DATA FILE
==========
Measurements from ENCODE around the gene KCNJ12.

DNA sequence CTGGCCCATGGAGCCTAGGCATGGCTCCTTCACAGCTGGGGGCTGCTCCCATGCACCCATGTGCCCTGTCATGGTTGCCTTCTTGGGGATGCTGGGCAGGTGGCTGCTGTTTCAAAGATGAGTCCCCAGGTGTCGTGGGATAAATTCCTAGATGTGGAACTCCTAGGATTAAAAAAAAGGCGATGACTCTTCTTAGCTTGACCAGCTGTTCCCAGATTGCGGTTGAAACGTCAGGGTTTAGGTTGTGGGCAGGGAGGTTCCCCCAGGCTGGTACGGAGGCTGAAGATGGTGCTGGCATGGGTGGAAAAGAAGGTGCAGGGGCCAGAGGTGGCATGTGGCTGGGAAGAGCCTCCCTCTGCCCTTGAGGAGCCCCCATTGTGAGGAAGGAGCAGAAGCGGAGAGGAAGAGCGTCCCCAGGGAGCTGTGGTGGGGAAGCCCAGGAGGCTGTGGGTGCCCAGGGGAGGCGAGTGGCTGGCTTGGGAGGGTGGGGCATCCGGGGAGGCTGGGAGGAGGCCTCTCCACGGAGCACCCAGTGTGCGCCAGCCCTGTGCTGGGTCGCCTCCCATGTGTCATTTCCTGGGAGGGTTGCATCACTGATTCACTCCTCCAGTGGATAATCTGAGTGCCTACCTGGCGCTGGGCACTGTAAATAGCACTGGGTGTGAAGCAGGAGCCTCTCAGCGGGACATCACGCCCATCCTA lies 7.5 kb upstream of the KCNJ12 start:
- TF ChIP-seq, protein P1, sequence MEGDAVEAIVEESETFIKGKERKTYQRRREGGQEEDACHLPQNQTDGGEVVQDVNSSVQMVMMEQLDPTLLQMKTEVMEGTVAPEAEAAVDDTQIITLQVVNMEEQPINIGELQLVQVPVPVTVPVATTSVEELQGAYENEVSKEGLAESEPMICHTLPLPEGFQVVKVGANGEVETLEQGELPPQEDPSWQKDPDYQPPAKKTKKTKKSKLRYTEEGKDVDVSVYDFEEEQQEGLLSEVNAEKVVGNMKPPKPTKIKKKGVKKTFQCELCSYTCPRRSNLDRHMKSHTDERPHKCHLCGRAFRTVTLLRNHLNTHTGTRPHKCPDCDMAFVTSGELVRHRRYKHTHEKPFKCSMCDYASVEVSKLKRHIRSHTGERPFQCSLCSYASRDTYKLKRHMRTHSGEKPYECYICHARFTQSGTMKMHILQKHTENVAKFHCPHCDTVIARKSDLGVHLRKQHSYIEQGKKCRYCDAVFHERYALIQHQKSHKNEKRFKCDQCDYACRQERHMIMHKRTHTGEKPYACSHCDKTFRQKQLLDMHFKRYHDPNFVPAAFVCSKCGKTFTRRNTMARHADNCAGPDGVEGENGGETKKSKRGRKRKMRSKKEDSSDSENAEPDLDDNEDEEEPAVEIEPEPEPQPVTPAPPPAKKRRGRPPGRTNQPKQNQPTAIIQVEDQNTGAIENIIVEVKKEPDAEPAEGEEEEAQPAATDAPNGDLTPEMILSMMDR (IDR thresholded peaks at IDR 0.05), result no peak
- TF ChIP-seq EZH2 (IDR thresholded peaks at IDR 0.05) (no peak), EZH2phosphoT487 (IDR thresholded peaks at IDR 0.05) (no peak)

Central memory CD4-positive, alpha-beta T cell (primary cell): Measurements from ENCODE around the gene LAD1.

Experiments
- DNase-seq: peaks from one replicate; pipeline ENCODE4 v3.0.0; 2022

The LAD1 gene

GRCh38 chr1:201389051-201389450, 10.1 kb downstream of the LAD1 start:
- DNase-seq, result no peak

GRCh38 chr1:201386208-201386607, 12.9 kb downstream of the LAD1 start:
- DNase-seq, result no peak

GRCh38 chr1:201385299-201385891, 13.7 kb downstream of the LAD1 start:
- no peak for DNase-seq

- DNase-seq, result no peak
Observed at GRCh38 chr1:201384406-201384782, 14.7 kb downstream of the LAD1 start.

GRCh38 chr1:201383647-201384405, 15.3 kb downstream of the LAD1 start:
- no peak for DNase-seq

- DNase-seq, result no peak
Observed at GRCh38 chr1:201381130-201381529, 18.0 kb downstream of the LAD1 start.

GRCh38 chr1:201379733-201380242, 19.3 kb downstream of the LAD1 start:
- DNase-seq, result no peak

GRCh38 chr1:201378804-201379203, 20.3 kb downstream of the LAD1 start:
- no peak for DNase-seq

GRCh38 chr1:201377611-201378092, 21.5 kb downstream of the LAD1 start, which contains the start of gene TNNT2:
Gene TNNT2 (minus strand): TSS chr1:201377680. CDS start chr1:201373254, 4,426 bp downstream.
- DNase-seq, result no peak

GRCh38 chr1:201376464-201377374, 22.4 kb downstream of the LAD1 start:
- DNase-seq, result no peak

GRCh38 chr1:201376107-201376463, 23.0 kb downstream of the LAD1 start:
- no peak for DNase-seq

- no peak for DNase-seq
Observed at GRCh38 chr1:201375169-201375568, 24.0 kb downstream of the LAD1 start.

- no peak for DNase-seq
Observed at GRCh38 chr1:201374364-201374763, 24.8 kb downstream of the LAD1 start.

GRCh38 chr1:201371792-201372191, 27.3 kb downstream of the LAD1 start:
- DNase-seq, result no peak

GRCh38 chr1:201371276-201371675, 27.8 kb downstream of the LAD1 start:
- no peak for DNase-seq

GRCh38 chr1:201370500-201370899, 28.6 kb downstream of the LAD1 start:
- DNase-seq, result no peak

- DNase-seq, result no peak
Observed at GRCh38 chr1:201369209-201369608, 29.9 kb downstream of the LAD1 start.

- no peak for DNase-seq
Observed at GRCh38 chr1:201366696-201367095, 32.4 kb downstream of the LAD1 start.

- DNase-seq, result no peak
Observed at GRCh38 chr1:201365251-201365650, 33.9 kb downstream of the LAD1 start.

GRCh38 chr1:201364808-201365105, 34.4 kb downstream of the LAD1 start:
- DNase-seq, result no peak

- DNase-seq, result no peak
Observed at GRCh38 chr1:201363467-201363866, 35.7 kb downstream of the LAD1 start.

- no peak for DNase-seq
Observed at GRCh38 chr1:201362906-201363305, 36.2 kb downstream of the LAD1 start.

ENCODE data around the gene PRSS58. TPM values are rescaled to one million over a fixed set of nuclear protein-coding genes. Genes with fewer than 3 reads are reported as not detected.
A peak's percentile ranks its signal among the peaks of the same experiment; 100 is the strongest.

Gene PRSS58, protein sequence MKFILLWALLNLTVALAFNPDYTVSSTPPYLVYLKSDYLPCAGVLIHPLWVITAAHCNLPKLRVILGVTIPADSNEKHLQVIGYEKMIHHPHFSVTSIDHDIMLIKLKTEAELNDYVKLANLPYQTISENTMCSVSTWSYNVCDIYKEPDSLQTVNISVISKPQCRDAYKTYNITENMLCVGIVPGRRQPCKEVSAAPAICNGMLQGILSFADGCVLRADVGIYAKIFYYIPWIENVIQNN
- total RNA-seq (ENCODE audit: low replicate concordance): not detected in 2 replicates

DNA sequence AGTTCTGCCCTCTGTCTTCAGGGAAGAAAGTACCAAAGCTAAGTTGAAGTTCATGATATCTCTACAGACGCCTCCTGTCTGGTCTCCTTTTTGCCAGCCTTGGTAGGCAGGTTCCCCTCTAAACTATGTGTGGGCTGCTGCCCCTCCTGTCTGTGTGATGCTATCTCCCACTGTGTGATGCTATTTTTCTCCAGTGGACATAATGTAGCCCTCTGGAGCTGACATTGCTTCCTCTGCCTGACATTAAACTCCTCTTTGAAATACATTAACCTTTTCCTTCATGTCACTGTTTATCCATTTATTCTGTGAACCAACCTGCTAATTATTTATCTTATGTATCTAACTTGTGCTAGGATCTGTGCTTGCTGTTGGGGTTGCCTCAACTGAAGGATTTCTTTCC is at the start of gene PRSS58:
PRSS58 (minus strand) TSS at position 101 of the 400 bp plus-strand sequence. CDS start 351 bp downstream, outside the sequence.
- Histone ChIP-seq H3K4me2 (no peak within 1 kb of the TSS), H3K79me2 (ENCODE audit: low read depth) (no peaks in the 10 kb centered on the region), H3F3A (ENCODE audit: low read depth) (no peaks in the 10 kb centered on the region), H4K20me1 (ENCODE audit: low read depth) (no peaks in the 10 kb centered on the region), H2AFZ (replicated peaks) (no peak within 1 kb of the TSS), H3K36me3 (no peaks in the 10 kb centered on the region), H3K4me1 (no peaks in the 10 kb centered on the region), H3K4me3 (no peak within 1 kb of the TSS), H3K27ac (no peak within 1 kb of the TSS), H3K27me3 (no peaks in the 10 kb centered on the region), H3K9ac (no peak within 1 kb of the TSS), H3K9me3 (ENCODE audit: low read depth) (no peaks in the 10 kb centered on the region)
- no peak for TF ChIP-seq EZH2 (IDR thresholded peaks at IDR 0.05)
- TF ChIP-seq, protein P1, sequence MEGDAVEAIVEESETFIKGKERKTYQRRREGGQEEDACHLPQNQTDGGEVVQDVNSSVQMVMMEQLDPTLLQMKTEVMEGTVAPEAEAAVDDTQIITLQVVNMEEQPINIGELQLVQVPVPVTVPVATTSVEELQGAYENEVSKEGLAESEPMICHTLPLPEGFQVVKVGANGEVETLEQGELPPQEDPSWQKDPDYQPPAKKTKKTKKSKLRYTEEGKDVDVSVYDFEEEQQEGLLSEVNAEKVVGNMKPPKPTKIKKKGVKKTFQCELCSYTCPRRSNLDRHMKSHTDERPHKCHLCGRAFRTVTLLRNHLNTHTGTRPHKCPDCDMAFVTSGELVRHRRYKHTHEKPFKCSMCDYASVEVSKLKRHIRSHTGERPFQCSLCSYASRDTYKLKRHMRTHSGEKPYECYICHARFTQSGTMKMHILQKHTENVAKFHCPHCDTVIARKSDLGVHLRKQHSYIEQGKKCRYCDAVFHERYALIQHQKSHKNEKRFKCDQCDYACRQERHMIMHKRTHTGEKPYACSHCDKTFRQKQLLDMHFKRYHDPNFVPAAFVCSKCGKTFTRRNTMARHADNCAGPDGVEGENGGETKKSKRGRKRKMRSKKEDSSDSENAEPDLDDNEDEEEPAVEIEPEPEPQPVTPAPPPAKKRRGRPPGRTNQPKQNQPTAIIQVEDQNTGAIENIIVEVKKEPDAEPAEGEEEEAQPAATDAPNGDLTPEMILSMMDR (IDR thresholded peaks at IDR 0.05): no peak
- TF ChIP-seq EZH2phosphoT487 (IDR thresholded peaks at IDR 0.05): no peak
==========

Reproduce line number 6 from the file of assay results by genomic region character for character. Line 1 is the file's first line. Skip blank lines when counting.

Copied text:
Experiments